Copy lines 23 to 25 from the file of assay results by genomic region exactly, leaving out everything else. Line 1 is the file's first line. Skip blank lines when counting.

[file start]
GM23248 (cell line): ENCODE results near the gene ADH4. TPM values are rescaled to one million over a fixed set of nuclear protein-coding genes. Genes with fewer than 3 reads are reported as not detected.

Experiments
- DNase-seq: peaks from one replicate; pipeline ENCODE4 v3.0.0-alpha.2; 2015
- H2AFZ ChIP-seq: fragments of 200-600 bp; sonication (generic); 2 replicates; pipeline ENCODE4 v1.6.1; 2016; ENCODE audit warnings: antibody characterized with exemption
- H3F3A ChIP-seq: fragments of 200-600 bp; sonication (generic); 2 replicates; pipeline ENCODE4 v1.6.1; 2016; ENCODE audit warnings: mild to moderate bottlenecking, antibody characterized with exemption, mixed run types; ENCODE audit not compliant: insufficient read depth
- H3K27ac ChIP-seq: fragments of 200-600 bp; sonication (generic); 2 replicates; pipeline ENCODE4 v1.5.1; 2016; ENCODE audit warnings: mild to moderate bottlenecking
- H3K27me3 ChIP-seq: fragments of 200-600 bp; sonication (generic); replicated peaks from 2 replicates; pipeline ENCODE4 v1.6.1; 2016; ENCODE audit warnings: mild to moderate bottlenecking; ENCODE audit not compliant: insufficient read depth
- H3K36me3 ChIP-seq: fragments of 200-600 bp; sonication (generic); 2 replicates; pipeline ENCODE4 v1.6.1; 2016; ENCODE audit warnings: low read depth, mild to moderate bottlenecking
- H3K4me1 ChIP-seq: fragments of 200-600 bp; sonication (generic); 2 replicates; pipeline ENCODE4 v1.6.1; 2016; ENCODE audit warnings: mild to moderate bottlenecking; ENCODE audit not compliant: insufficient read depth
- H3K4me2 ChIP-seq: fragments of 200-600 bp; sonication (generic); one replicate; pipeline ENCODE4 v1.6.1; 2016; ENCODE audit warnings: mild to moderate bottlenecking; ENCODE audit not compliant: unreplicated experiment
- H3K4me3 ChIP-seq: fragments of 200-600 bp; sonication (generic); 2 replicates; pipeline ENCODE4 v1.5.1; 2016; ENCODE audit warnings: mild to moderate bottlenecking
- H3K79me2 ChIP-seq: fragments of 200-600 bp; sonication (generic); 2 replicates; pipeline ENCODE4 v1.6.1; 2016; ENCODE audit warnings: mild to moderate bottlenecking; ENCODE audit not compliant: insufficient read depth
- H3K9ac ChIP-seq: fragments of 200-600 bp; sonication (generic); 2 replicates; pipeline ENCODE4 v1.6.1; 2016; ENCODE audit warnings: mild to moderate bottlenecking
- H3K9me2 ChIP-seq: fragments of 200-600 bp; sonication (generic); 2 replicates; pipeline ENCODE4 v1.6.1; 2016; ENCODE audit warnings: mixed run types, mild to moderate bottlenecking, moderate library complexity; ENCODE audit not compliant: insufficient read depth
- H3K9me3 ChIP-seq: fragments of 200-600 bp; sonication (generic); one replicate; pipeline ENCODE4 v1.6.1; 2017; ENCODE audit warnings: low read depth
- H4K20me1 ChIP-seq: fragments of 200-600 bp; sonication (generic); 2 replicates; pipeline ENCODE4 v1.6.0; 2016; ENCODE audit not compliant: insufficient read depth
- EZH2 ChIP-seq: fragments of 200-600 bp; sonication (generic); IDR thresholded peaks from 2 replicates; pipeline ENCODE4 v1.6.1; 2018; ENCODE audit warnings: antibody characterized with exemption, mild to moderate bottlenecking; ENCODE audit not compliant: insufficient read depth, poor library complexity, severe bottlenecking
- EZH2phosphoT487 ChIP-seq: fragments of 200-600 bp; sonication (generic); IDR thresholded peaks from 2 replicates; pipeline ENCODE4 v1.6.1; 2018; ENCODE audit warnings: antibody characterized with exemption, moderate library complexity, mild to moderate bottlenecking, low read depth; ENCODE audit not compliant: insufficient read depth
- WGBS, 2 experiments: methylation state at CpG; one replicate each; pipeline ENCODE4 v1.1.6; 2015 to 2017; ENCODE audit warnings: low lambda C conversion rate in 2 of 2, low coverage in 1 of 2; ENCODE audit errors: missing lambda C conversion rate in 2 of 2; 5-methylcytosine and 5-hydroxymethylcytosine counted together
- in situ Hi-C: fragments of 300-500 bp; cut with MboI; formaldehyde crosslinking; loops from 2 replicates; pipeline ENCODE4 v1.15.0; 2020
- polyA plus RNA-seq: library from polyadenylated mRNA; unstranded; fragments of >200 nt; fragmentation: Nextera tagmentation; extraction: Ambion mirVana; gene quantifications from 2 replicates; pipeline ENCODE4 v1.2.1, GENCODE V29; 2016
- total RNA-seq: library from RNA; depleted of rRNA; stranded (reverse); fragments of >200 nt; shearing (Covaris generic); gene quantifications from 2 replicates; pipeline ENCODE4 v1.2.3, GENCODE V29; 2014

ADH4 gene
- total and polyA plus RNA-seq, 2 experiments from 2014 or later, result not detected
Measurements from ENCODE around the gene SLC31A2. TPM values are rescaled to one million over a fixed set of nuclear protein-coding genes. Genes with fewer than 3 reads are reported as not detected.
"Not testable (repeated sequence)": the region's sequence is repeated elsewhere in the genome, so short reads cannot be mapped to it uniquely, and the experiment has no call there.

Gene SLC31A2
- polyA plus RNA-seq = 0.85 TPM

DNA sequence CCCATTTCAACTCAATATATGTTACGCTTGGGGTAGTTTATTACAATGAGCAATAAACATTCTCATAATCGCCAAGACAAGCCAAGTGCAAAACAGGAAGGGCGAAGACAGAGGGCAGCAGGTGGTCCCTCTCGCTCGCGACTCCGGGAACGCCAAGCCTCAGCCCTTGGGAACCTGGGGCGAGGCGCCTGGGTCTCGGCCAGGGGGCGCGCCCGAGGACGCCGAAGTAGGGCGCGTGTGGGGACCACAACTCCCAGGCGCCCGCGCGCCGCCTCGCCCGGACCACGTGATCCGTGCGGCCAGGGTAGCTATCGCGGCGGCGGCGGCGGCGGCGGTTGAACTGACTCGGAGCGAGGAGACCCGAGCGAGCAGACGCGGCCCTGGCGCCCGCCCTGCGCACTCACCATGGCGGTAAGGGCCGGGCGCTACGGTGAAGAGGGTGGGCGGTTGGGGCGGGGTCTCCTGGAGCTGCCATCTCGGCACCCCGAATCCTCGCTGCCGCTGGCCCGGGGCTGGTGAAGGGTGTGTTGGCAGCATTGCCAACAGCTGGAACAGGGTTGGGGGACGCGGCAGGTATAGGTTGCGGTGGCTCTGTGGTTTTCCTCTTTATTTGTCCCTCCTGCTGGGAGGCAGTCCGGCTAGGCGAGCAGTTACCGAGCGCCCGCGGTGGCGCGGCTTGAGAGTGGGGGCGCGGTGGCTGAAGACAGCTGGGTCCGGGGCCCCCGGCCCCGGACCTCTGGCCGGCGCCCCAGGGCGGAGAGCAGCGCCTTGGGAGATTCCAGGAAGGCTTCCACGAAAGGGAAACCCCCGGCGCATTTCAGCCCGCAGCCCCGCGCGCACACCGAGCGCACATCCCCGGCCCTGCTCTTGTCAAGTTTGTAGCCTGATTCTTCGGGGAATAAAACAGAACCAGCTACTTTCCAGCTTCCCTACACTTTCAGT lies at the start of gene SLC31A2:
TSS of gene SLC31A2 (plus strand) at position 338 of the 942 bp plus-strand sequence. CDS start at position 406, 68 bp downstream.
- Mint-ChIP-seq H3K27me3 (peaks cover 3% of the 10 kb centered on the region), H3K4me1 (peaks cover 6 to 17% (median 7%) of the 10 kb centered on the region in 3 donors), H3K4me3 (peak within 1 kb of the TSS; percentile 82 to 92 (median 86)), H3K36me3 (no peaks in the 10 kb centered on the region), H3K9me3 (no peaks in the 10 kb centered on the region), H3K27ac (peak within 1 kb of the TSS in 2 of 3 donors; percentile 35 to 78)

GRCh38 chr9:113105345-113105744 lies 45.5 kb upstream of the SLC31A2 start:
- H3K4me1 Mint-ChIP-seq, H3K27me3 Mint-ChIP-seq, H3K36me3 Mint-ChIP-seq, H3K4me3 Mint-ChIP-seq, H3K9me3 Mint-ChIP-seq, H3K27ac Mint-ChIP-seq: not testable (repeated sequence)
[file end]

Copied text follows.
ADH4 gene
- total and polyA plus RNA-seq, 2 experiments from 2014 or later, result not detected
Measurements from ENCODE around the gene SLC31A2. TPM values are rescaled to one million over a fixed set of nuclear protein-coding genes. Genes with fewer than 3 reads are reported as not detected.